For now, both Proposition 8 and federal law remain in full effect in California. In California, only those marriages that took place after gay marriage was legalized on June 16, 2008, and before Proposition 8 was passed on November 8, 2008, are deemed legitimate marriages under the eyes of the law. These marriages are not legally sanctioned in states that do not recognize gay marriage–all but eight as of this date.

Same-sex marriage is nevertheless the most rapidly evolving area of family law in California and across the country because of the numerous court rulings in its favor. If you are thinking of entering into a domestic partnership — or a same-sex marriage should the ban be struck down — you need to speak with an attorney who is knowledgeable about the nuances of both state and federal law with regard to your rights.
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682319_wedding_rings.jpgIn a move that may further polarize an already tense political atmosphere during an election year, President Obama announced recently on ABC News that he supports same-sex marriage. The announcement marks a reversal of the position he has maintained since he ran for national office in 2006. While the substance of the announcement likely surprised few, especially considering the changing social climate across the nation and the President’s decision to stop enforcing parts of the military’s “Don’t Ask, Don’t Tell” policy, it sparked much debate as to the strategy behind the revelation.

The President’s announcement came only a day after North Carolina voted to amend their state constitution to define marriage as between one man and one woman, joining thirty other states, including California, with similar such constitutional amendments.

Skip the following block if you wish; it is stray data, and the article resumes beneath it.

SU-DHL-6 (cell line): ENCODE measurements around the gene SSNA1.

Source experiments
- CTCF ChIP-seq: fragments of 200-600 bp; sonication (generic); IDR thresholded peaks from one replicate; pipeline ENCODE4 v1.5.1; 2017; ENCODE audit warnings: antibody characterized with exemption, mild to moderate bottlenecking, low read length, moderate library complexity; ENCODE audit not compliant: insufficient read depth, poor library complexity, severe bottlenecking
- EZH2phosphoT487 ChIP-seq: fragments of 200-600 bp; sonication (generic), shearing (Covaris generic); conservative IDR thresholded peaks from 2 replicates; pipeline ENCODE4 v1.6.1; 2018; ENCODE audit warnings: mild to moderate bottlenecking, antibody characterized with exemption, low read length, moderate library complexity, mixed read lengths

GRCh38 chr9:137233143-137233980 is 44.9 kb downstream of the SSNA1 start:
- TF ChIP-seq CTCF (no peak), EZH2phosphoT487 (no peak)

The state of same-sex marriage in California is complex, to say the least. Between June 16, 2008, and November 5, 2008, the state permitted same-sex marriages. November 5, 2008, marked the passage of Proposition 8, which amended the state constitution to define marriage as between one man and one woman. The California Supreme Court interpreted Proposition 8 as having no effect on those same-sex marriages validly entered into between June and November, thus creating the complex state of marriage. Although Proposition 8 is being appealed and may even end up at the U.S. Supreme Court, California does not today recognize as marriage any union between persons of the same sex, except for those from the brief window in 2008.

The President’s announcement does not affect the legal status of same-sex couples in California or elsewhere in the nation. Indeed, he emphasized that his position was a personal one and that he supports the concept of states being able to decide for themselves how they want to define marriage.

In California, same-sex couples who are not legally married in the state currently have the option to enter into a California domestic partnership. California Family Code § 297-297.5 defines a domestic partnership as two adults who have chosen to share one another’s lives in an intimate and committed relationship of mutual caring.” While the state law confers many of the benefits of marriage upon domestic partners, advocates for same-sex marriage maintain that domestic partnerships are a mere approximation of marriage and that they are still socially inferior, if legally equivalent.

Same-sex couples, domestically partnered or not, can face a multitude of complex issues when they travel from one state to another. While a San Diego family law attorney can help a couple draft the documents necessary to ensure that many of their rights and obligations to each other are preserved across state lines, the laws in this field are in a constant state of flux, and there is no guarantee that another state or entity will acknowledge the significance of those documents.